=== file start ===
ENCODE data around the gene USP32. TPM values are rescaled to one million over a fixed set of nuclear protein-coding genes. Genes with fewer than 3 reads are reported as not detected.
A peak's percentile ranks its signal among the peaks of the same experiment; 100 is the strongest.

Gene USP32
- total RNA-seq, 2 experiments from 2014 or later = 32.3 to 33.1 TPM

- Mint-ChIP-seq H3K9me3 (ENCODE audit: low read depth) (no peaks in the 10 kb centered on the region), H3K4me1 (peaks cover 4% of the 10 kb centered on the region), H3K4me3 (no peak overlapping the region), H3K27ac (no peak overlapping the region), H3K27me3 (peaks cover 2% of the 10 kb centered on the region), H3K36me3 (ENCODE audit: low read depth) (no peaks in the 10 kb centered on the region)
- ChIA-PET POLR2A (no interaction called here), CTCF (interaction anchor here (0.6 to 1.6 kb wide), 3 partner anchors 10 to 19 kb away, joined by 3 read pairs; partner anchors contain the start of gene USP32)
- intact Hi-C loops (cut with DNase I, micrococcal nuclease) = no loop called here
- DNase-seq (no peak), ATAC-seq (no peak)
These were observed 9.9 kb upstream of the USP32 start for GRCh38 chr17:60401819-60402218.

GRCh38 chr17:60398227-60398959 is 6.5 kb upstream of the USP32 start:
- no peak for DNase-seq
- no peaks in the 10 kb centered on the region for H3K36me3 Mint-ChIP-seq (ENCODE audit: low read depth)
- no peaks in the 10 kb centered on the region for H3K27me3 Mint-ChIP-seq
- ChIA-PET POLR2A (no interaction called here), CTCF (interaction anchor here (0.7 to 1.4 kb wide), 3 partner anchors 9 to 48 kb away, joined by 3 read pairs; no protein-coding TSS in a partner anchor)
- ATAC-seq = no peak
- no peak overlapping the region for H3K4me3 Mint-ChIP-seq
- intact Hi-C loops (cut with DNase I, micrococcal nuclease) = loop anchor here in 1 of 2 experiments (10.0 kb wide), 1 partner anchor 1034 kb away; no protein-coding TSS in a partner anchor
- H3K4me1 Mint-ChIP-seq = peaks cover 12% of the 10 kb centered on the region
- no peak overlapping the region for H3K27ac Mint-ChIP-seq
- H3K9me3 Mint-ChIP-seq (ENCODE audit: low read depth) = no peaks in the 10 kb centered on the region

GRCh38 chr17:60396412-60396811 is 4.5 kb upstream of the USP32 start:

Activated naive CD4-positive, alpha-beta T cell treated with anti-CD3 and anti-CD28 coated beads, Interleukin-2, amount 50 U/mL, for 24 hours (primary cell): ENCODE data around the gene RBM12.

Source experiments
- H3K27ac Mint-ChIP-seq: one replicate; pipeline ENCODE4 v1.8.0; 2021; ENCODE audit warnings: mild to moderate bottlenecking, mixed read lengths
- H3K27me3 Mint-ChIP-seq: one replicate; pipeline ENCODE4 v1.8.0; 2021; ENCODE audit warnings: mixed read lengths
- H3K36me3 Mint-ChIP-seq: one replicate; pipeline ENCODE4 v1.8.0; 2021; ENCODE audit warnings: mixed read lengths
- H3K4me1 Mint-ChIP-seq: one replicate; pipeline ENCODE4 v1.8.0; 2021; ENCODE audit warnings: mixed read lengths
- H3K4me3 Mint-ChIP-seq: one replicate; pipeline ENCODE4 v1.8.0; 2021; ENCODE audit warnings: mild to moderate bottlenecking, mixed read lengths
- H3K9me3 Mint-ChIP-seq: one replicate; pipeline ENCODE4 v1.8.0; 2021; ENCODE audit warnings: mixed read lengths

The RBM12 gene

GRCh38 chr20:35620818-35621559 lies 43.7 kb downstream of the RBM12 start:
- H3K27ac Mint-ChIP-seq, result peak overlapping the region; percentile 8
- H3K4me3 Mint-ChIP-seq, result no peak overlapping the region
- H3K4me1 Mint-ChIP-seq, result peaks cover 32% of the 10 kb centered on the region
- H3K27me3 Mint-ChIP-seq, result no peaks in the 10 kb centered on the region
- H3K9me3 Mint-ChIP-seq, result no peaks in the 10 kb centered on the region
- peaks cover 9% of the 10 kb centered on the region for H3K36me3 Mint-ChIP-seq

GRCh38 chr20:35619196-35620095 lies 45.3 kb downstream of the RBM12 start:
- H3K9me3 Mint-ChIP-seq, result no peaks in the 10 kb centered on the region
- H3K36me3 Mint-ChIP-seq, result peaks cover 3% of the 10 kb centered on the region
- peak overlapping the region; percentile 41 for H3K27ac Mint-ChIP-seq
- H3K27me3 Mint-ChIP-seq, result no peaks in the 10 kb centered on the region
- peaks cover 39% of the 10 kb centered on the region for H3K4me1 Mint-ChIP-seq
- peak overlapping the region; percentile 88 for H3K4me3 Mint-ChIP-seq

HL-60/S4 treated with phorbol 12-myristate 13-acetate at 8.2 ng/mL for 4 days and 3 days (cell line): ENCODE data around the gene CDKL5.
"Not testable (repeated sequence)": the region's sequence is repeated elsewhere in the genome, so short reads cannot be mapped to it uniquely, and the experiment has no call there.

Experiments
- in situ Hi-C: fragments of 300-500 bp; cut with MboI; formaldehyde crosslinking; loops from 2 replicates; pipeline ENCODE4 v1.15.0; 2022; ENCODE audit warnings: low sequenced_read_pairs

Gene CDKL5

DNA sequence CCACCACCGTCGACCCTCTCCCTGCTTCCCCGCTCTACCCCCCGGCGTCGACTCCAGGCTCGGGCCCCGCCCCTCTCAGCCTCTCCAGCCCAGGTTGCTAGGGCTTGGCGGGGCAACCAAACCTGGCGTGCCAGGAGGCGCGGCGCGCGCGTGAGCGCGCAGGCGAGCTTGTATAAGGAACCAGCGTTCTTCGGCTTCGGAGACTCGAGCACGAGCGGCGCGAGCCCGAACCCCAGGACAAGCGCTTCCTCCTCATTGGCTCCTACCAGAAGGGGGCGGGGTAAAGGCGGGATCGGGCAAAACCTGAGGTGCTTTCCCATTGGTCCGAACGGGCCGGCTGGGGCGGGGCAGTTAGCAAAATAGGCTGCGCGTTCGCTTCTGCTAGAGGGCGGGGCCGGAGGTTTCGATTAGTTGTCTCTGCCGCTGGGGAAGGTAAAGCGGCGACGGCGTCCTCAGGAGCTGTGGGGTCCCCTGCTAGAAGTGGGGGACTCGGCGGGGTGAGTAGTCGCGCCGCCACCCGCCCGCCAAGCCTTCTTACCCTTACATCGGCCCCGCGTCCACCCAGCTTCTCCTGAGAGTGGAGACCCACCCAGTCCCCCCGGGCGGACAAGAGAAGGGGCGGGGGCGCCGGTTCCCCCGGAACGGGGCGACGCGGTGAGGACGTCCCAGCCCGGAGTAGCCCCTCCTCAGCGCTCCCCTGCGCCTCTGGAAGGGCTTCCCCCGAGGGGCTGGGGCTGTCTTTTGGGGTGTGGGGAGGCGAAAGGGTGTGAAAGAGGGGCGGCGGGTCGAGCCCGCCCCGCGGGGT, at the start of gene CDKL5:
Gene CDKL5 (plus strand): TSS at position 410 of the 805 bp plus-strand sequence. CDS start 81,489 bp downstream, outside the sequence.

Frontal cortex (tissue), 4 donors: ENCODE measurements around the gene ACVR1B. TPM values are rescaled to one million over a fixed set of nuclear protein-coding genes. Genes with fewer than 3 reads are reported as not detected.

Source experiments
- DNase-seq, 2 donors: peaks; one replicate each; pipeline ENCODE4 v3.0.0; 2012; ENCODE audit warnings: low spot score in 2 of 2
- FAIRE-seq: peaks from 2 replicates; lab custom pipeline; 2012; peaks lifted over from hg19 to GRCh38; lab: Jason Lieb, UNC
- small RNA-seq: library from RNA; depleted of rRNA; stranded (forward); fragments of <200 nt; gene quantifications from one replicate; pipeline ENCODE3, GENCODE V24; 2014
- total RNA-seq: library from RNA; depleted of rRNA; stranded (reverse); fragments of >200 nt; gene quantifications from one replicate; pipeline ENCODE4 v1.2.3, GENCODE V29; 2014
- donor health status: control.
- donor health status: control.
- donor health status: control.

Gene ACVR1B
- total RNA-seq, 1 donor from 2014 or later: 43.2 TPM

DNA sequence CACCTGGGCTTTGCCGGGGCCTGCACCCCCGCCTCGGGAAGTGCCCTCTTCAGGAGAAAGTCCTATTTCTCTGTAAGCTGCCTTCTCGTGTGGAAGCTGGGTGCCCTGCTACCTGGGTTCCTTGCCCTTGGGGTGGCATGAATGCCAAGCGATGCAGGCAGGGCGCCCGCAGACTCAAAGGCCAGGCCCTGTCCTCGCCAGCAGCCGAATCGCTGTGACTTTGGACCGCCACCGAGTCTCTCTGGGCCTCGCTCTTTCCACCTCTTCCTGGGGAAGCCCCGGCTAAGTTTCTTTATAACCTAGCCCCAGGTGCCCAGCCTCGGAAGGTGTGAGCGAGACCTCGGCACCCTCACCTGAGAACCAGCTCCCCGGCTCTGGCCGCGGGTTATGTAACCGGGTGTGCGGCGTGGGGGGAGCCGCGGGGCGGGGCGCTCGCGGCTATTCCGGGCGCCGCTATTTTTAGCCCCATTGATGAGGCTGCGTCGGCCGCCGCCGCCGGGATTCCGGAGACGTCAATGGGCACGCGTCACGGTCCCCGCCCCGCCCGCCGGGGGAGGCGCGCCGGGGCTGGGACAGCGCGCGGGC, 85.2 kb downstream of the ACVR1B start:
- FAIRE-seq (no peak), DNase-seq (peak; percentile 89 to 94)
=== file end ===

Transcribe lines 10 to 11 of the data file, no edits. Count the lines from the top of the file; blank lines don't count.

GRCh38 chr17:60398227-60398959 is 6.5 kb upstream of the USP32 start:
- no peak for DNase-seq